“We were visiting a friend of my parents, an archeologist.”
Great. Fantastic. I have a vivid recollection from my father, pictured in the foreground in this picture. With a story in hand, I decided to post a triptych of this event on the W. R. Allen Instagram feed.
When I revisited this photo with my father with my father, just to confirm his memories, he gave me a different answer.
“I have no idea where this was taken. The only places we travelled to frequently were Ohio and the Mesa Verde National Park area.”
When I mentioned the possibility of an archeology dig, he did remember the family friend – a couple, actually – who were archeologists. Maybe the photo was taken in the Mesa Verde area. Maybe not.
What do I do? Go with the first or second answer?
The light and the typography of the photo do not suggest Ohio. I live in Michigan and have traveled throughout Ohio. Scrub brush and copper-brown of the mountain don’t exist in this part of the country.
The colors and flora of this photo do exist in the Mesa Verde area of Colorado (and northern New Mexico).
I decided to eliminate Ohio as a location.
The rocks in the front of the hatted man suggest a hole or a dig. My father thought it might be farming but the absence of farmed land in any other parts of the other photos strengthened the possibility of a archeology dig.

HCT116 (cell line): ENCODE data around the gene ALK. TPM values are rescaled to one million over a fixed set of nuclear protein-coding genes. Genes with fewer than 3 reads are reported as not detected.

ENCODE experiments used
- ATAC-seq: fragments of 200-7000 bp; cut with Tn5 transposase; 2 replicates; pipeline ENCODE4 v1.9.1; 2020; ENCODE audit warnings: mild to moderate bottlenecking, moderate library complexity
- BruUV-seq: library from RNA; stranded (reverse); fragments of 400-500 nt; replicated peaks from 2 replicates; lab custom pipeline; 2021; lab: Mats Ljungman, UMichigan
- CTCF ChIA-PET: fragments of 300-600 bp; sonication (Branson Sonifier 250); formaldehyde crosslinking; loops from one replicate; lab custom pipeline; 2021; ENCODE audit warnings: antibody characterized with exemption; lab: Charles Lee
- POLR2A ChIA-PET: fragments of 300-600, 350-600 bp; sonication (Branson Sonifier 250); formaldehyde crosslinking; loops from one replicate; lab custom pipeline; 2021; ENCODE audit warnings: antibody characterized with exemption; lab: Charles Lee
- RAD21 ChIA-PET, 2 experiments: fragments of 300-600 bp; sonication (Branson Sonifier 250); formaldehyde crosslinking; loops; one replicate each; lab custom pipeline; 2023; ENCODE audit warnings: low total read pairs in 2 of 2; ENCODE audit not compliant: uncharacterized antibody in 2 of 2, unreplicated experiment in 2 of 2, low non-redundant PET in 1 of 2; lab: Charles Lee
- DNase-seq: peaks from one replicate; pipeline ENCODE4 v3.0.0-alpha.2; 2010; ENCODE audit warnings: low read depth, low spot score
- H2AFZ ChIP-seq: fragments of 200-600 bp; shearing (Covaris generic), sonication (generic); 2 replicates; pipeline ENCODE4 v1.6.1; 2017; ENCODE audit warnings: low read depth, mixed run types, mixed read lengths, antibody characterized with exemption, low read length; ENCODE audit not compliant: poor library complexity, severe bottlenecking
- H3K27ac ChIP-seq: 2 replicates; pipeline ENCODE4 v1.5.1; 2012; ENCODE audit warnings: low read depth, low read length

Memory is a tricky thing. Often what we believe becomes more poignant and real than the actual thing itself or what might have been a cool happening – visiting an archeological dig – makes no impression at all.
Marcel Proust wrote tens of thousands of words attempting to describe memory and time: the images of eating madeleine so vivid in his memory were resurrected when he ate madeleines as an adult.
But sometimes proof of a past action, in this case a photo of my father, grandmother, Scotty the dog and a hatted man, can’t be resurrected. The connection between memory and time is either lost or doesn’t exist.
Or maybe our first recollections turn out to be correct.
My family will probably never know. Both my father’s father and mother have passed. My father’s sisters are younger enough than he to have not traveled with him when he was a child.
The photo remains, as do my father’s conflicting memories. Even his memory of not knowing anything about the when or where of the picture seems like a kind of memory to me. He was there when the photos were taken. No memory is still a memory.
What then to do?
My grandfather really took a great photo my father and grandfather and Scotty the dog and the man with the hat. The positioning of the people and his decision to squat when he took the picture make it a very visually strong photo and one I wanted to post to Instagram and include on this website.
I am a fool for hip stories and so decided that this photo could very well have been an archeological dig. Qualification seems like the honest approach. The photo may possibly be an archeological dig, in the area around Mesa Verde National Park.
My father and grandmother, possibly visiting an archeological dig in the area around Mesa Verde.